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Simple intro lvl question about Op-amps

  1. Jun 15, 2013 #1
    1. The problem statement, all variables and given/known data

    For inverting op-amps Vout = -Vin(R2/R1)

    But I've no clue what happens when you add third resistor with a voltage source to the amplifier. Is there a general gain equation for such circuit?

    See the attached problem in the image.


    2. Relevant equations


    For inverting op-amps Vout = -Vin(R2/R1)

    3. The attempt at a solution

    I tried calculating for the R1 and R2 but the answer is wrong.
    1. The problem statement, all variables and given/known data


    I will be grateful if someone can help me understand it by solving it. Thanks!
     

    Attached Files:

  2. jcsd
  3. Jun 15, 2013 #2
    You must have studied superposition principle in Circuit Analysis. Can you tell us what it is?
     
  4. Jun 15, 2013 #3
    Thanks for replying!

    No, I haven't. I'm only taking a basic course where they tell you an equation and you plug in the values. Theorems etc. are beyond the scope of the course.
     
  5. Jun 15, 2013 #4
    What about Nodal Analysis?. Nodal Analysis is tought in basic physics courses.
     
  6. Jun 15, 2013 #5
    Yes, I know nodal analysis.
     
  7. Jun 15, 2013 #6
    There is just one node to care for. The Op-Amps inverting input terminal

    What is the Voltage at this Node?
    Write its node equation?
     
  8. Jun 15, 2013 #7
    Try it by applying Kirchoff's current law. You have an ideal OP amp so no current flows into the terminals. Find expressions for the currents flowing into the node from the two voltage sources and subtract the current flowing out of the node from this. KCL states that this will be equal to zero. Find in terms of Vi or Vo.
     
  9. Jun 15, 2013 #8
    I did this (see attached)

    Please have a look at my original op-amp circuit too. Thanks!
     

    Attached Files:

    • op.jpg
      op.jpg
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  10. Jun 16, 2013 #9
    Thats good work. There is just ine mistake. That too of just one negative sign In the Nodal analysis we take Voltage coming at the the. Why did you take In leaving the Node. Reverse the dirction of In. Your first equation will become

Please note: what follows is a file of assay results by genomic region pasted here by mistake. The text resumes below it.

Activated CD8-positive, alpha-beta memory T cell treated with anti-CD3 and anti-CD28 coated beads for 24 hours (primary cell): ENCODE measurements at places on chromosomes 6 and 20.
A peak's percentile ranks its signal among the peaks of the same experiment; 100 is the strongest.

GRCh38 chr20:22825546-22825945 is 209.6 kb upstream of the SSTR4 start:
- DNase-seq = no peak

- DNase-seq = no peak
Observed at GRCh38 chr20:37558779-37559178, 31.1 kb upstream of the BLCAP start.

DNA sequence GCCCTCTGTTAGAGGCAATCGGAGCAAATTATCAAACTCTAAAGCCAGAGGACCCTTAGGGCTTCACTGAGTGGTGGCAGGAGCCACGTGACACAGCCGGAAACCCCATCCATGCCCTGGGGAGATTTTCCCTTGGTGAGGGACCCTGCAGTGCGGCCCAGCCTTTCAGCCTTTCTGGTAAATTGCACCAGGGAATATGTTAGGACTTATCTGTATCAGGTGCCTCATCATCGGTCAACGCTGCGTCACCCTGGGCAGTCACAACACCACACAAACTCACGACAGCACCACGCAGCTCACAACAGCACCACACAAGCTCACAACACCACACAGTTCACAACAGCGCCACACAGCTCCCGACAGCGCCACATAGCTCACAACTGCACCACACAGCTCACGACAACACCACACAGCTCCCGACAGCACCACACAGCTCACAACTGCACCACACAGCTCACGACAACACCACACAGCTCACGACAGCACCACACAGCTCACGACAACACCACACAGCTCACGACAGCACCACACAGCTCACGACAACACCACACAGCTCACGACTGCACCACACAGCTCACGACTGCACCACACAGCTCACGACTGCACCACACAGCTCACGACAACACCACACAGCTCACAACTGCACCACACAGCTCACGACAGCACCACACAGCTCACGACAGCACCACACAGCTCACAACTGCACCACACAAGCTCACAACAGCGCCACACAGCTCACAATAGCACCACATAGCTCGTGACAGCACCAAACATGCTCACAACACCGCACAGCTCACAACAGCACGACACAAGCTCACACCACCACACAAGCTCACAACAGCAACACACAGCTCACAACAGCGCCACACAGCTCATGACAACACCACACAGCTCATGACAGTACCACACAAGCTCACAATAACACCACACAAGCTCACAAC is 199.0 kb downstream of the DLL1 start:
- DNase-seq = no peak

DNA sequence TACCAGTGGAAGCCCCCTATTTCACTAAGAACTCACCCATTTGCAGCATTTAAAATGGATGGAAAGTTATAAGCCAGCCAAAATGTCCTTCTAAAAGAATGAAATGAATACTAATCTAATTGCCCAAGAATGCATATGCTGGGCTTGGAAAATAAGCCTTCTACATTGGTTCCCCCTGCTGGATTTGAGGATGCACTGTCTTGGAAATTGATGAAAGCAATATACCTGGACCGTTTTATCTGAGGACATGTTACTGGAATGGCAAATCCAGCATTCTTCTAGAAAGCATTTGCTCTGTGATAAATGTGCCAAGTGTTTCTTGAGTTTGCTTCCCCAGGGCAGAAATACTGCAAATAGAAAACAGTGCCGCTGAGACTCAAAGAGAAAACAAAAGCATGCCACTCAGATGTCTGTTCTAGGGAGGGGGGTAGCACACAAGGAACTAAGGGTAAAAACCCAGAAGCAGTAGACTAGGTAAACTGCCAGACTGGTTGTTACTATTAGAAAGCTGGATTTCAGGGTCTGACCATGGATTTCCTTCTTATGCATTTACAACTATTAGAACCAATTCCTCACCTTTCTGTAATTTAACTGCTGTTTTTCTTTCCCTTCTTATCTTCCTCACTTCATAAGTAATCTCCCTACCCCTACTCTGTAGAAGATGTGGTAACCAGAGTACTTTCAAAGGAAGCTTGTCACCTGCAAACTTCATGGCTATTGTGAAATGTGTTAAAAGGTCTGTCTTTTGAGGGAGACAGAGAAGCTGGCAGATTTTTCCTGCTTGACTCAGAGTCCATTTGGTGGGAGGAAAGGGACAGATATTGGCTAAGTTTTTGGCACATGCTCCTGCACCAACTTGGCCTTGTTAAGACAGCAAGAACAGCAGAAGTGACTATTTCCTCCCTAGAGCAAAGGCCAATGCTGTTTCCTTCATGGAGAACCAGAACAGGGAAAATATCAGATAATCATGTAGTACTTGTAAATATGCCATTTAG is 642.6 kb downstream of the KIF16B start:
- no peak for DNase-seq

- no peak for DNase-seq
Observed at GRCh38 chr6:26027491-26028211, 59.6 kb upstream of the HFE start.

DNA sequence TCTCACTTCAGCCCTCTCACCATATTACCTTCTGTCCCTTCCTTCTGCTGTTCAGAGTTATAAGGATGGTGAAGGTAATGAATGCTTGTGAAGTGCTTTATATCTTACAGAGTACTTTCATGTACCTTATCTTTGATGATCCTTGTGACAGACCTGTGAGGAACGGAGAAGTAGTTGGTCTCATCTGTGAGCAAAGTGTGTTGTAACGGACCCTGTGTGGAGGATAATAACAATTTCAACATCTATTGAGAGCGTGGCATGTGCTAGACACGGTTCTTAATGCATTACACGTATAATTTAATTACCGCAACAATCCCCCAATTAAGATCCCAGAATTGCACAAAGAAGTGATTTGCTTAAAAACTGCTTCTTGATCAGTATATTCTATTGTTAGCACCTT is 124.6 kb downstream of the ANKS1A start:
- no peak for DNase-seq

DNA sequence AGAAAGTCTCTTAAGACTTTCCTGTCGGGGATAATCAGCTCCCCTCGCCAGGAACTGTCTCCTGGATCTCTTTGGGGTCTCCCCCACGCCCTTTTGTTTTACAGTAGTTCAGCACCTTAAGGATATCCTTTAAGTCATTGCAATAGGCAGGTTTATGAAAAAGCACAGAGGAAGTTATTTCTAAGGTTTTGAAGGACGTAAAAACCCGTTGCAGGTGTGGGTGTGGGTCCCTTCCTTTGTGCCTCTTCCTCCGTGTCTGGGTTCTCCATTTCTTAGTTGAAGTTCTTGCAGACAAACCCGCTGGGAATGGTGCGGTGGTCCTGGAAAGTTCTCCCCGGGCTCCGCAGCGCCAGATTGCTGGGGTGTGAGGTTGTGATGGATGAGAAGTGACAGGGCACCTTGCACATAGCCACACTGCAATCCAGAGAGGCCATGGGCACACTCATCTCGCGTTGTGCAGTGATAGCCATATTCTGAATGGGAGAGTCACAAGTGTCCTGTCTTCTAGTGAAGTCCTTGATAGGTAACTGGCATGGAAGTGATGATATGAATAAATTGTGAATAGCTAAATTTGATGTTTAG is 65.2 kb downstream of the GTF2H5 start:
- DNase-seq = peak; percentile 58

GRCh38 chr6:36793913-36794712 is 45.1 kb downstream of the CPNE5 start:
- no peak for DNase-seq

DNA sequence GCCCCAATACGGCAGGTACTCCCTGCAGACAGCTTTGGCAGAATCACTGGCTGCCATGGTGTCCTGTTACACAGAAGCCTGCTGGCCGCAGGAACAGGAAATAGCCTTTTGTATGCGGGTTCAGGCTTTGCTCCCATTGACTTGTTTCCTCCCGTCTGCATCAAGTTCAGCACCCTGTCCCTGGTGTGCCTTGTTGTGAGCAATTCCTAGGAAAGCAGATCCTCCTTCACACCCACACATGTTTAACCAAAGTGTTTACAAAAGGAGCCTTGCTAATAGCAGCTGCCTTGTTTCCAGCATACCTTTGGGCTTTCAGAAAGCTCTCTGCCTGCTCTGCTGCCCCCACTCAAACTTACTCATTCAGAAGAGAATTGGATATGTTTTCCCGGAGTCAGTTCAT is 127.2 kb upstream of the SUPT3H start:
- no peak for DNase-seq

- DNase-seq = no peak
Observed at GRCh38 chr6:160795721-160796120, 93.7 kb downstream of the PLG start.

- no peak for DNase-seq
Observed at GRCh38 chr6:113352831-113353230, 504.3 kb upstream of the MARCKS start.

I1+I2+In = 0.

    There is nothing wrong in taking In leaving the node. But it leads to errors as you have done in next equation itself. If you are reversed the direction of In, you have to reverse the order of voltages.
    You can do either way but the better method would be reversing the direction of In.
     
  11. Jun 16, 2013 #10
    Ah I see, it should have been -(Vn/R2-v2/R2)=0 if I stick with my current In direction, or +(V2/R2-Vn/R2) if reverse the direction of In making i1+i2+in=0. Thanks for helping me out, but mostly motivating me with hints!
     
  12. Jun 16, 2013 #11
    You are welcome.

    The circuit you just solved is a 'Weighted Summer', where the output is weighted sum of input voltages. The general Vo for Weighted Summer is given by

    Vo = -Rf{(V1/R1)+(V2/R2)+(V3/R3)+....+(Vn/Rn)}

    Where Rf is the resistance in the feedback path and R1, R2...Rn are the resistance connected with the input voltages. In your problem n=2.
     
  13. Jun 16, 2013 #12
    Cool! My Vo equation conforms it :)

    Can you kindly recommend any good book on intro to circuit analysis which is easily accessible?

    Thanks again! :)
     
  14. Jun 16, 2013 #13
    There are many good books on Circuit Analysis. It is really hard to recommend one. But the best i think is by 'Hayt & kimmerly(Linear Circuit Analysis)' It stars from basics.
    But i would recommend two other books. One is by 'Decarlo & Linn(Linear Corcuit Analysis)' and the other one is by 'Van Valkenburg(Network Analysis)'.

    You can refer to any one of the three books i recommended. All three are good books.
     
  15. Jun 16, 2013 #14
    A big thanks friend!!!
     
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